I’ve got a recurring itch that sometimes drives me batty. It shows up right in the middle of my back and is often just out of reach. It’s a crazy itch that is difficult to satisfy.
“Rob, can you scratch my back, please?”
One time when I was checking my medical records, I noticed an unfamiliar diagnosis - Notalgia Paresthetica. I wanted to know what that meant; so like any good MS advocate and health writer, I looked it up.
What is notalgia paresthetica?
Notalgia paresthetica (NP) is a common sensory neuropathic syndrome of the mid-back skin, characterized by localized pruritus (itching) beneath the shoulder blades. NP may also affect the upper back, scalp, and shoulders. Chronic pruritus is sometimes accompanied by pain, paresthesias, or altered sensation to touch.
This particular type of neuropathy is thought to be caused by a problem with the neck, such as degenerative disc disease (i.e., osteoarthritis), bulging disc, pinched nerve, or muscle spasm. Notalgia is more common in adulthood (in persons aged 40-80) and tends to occur more in individuals who have a lower threshold to itch, including those with multiple sclerosis or other autoimmune conditions.
Pruritus and multiple sclerosis
Did you know that intense itching can be a symptom of multiple sclerosis? It’s not the most common symptom associated with MS, but one which can be rather annoying, comes on suddenly, and is sometimes downright painful.
Pruritus, or itching, is defined as an unpleasant sensation of the skin that provokes the urge to scratch. The itch can be localized or widespread, acute or chronic, and range from mild to intractable (hard to control). Itching can occur anywhere on the body.
Pruritus is associated with many skin disorders (e.g. eczema, psoriasis), histamine reactions (e.g. insect bites, poison ivy), and some systemic diseases (e.g. Sjögren’s syndrome, hyperthyroidism, liver disease, diabetes). Pruritus can also be associated with neurologic or psychiatric disease, certain blood disorders (e.g. leukemia, iron deficiency, multiple myeloma), and reaction to medications (e.g. opioids, estrogen, simvastatin).
Itchiness as an MS symptom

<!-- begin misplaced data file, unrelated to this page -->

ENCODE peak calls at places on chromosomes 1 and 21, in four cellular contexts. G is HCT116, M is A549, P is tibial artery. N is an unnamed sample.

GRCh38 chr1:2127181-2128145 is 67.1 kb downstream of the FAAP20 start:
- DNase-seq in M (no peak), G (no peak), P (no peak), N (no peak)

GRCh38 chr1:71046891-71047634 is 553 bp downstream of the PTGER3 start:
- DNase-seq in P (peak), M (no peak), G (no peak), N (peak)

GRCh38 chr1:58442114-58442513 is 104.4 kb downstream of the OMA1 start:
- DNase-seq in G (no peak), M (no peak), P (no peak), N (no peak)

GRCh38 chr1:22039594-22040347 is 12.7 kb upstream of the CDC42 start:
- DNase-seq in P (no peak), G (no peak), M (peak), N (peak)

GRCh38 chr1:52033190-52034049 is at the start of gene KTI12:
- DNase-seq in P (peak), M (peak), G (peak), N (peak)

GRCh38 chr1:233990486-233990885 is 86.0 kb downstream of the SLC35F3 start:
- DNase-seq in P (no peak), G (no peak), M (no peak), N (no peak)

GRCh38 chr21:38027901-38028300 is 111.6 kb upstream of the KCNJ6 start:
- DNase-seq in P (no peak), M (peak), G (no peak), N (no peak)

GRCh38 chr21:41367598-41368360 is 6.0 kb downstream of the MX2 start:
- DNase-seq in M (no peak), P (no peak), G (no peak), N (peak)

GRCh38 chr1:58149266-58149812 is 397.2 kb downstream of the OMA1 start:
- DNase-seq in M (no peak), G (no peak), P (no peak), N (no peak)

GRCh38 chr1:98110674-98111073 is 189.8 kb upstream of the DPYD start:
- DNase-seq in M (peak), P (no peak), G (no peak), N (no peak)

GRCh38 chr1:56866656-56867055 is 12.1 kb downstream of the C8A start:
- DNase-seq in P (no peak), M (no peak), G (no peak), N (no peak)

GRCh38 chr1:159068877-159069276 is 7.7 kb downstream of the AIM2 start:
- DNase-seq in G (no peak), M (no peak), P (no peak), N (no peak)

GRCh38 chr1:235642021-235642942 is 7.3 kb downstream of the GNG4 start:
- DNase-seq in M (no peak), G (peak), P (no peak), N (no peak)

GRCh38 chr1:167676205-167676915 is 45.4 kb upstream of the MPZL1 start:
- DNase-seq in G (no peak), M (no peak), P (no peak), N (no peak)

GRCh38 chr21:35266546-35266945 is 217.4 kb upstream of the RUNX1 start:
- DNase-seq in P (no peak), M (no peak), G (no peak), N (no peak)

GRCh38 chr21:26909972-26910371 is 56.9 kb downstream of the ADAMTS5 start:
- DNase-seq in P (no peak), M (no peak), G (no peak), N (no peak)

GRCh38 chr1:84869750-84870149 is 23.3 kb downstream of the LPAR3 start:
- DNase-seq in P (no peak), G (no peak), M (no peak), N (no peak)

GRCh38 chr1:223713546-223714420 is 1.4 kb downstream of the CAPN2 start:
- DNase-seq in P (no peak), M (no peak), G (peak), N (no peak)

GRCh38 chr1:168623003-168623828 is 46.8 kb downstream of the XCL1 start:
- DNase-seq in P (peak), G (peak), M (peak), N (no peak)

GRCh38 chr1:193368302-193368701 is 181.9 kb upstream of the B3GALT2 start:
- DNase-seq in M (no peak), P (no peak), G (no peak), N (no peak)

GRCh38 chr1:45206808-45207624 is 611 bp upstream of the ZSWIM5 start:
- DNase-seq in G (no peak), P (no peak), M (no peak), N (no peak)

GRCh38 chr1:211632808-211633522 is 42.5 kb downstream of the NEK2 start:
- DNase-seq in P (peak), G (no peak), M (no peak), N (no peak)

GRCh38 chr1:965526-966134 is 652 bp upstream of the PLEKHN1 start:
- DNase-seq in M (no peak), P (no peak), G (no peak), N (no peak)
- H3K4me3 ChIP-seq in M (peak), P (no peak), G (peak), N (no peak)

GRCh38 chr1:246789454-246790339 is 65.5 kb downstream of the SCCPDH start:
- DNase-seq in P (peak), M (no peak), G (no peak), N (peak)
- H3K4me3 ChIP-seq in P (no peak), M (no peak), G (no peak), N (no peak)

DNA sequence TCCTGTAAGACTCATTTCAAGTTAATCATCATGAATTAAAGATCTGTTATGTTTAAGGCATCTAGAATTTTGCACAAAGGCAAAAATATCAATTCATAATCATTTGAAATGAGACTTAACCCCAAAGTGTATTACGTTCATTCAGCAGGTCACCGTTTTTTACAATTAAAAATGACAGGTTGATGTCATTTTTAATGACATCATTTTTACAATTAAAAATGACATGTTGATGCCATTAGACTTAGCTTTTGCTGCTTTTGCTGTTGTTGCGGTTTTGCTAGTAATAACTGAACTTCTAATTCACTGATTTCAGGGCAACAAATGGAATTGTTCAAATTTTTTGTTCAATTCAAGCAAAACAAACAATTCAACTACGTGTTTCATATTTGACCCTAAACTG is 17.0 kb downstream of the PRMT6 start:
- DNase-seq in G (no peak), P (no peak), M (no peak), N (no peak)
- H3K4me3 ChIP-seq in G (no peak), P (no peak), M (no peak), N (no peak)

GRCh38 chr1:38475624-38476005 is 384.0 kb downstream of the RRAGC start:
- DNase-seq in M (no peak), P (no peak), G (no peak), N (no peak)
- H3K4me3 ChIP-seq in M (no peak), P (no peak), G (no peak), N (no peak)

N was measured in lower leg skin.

When pruritus occurs as a symptom of multiple sclerosis, it is similar to other neurologic sensations - pins and needles, burning, stabbing, or tearing pain - known as dysesthesias. The itching with MS is often paroxysmal (coming on suddenly with great intensity) but temporary in nature and lasting anywhere from a couple of seconds to minutes. It can even seem to get worse the more you scratch.
Heat triggers pruritus for some people with MS and for others, it seems to be related to movement or tactile stimulation. For some reason, the itching often occurs at night with an intensity that has the power to wake you up from sleep.
Other causes of MS-related itching may include temporary skin irritation following injections, allergic reaction to medication, or side-effect of medication. In clinical trials, one of the common side effects of the oral medication dimethyl fumarate (Tecfidera) was flushing, followed by the sensation of heat or itching.
Continue reading: How Can I Fix This Crazy MS Itchiness?** See More Helpful Posts:**
Alai AN. Notalgia Paresthetica (updated 11 May 2015). In: Medscape Drugs and Diseases. Retrieved 12 July 2015 from http://emedicine.medscape.com/article/1599159-overview
Ellis C. Notalgia paresthetica: the unreachable itch. Dermatol Pract Concept. 2013 Jan; 3(1): 3–6. Published online 31 Jan 2013. doi: 10.5826/dpc.0301a02
Taylor JS, Zirwas, MJ, Sood A. Pruritus. In: Disease Management Project (Dermatology). Cleveland Clinic Center for Continuing Education. Retrieved 12 July 2015 from http://www.clevelandclinicmeded.com/medicalpubs/diseasemanagement/dermatology/pruritus-itch/
Lisa Emrich is a patient advocate, accomplished speaker, author of the award-winning blog Brass and Ivory: Life with MS and RA, and founder of the Carnival of MS Bloggers. Lisa uses her experience to educate patients, raise disease awareness, encourage self-advocacy, and support patient-centered research. Lisa frequently works with non-profit organizations and has brought the patient voice to health care conferences and meetings worldwide. Follow Lisa on Facebook, Twitter, and Pinterest.